Getting the drift
Blizzards like last week's happen only once per decade or so.
Of course, we get several run-of-the-mill winter storms per winter. Some they call blizzards, others are just storms.
But only rarely do storms pack punch like last week's, a storm that combined heavy snowfall with strong winds that blew hard from one direction for a full day.
What makes such blizzards so special?
Only a perfect storm like last week's creates massive snowdrifts, snowdrifts up to the eaves, some of them bigger than the house itself!
What is so great about big drifts?
If you don't know, you have forgotten how to be a kid. Big snowdrifts allow kids to carve out tunnels and forts of amazing size -- or at least imagine doing so while riding past on the school bus.
My first big drift happened in 1969. I was four years old. We lived in a trailer house on the west edge of Winnipeg. A two-day Alberta clipper dumped snow from the prairies onto Winnipeg and covered the back half of our trailer.
No worry about frozen pipes after that! The trailer never felt warmer.
But the best part came after the storm subsided and the neighbor kids discovered our drift. Most of us were four, but luckily a world-wise six-year-old on storm sabbatical came over and taught us how to dig tunnels and make rooms.
Over the next days, we dug and dug. We built so many rooms and hallways that we began to fight over who owned which room and where the borders were. Poof, the roof, like the Tower of Babel, collapsed and none of it mattered.
We all survived. But the glorious Week of the Big Drift is one I will never forget.
After we moved south to northern Minnesota, it was another decade before we had a blizzard like last week's.
By then an eighth-grader, I was a little old to be building snow forts. But if I didn't tell, nobody would find out, and I dug a beautiful network of tunnels in the ditch up at the top of the drive.
The tunnels came in handy for the next two frigid weeks. Instead of standing out in the cold waiting for the bus, little sister and I hid in the tunnel and popped out like groundhogs when we heard the bus crunch into the drive.
The charm of a big drift is that a kid can build his own private place, a place that Mom never tells you to clean and a place where you can talk with imaginary friends without being overheard.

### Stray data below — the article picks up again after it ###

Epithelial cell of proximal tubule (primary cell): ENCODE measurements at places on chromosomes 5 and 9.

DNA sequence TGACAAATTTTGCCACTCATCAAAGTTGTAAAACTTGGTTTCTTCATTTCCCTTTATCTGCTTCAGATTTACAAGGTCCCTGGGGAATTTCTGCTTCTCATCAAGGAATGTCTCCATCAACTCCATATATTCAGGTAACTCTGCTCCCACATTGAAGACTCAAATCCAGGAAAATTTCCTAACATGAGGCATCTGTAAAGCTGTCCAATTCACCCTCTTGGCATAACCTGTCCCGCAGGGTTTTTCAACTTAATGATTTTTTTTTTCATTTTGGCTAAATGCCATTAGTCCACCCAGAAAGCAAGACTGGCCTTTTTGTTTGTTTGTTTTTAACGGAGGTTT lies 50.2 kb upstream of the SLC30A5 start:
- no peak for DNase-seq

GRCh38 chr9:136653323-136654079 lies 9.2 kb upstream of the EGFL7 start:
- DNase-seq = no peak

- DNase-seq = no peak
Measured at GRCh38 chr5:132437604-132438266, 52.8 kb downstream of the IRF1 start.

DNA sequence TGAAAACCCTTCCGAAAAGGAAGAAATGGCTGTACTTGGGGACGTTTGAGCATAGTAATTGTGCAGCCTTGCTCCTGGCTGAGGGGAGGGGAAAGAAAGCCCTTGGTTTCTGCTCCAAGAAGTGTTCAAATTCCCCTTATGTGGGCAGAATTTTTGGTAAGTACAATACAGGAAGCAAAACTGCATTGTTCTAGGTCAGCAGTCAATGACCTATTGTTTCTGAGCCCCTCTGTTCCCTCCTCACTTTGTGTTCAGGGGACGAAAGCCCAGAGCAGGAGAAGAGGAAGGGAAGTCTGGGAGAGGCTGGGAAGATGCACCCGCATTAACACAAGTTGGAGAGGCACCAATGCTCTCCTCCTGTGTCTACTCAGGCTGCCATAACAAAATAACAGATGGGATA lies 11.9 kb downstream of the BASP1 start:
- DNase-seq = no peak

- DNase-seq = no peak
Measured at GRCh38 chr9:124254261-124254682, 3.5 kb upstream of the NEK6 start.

I never did build a tree house as a kid. My inability with a hammer was clear early in life. So a giant snowdrift was my only chance to build my own hangout.
After a long drought, the legendary winter of 1997 featured two-dozen blizzards. But not one of those storms created the perfect big drifts with a firm outer crust that allow for a solid roof over tunnels and rooms.
Oh, and by then I was in my 30s.
But advanced age didn't prevent me from dreaming of tunneling through the 12-foot drifts created by those mile-long windbreaks out in the Red River Valley. Just think: For a little effort, I could have a house bigger than Bill Gates!
I am not the only adult I know whose imagination is sparked by large snowdrifts.
Last week after the storm, I was summoned into the nursing home to visit my 97-year-old Aunt Olive. Bring your camera, she said, you have to take a picture of our drift!
And what a drift it was. Twelve feet high. "It looks like the Alps!" Aunt Olive said, as I tried to capture the thing on pixels.
My camera's flash didn't work and the sun wasn't right, so I had to go in the next day for more pictures. In the end, I took over 40. Aunt Olive posed proudly for several of them.
And she wasn't the only one. Up and down the nursing home halls, you could hear residents and staff marveling at the drifts.
"Is this climate change?" one concerned lady asked me.
No, I said, I didn't think so. It is just one of those rare, once-per-decade blizzards that excites the imaginations of kids from four to 97.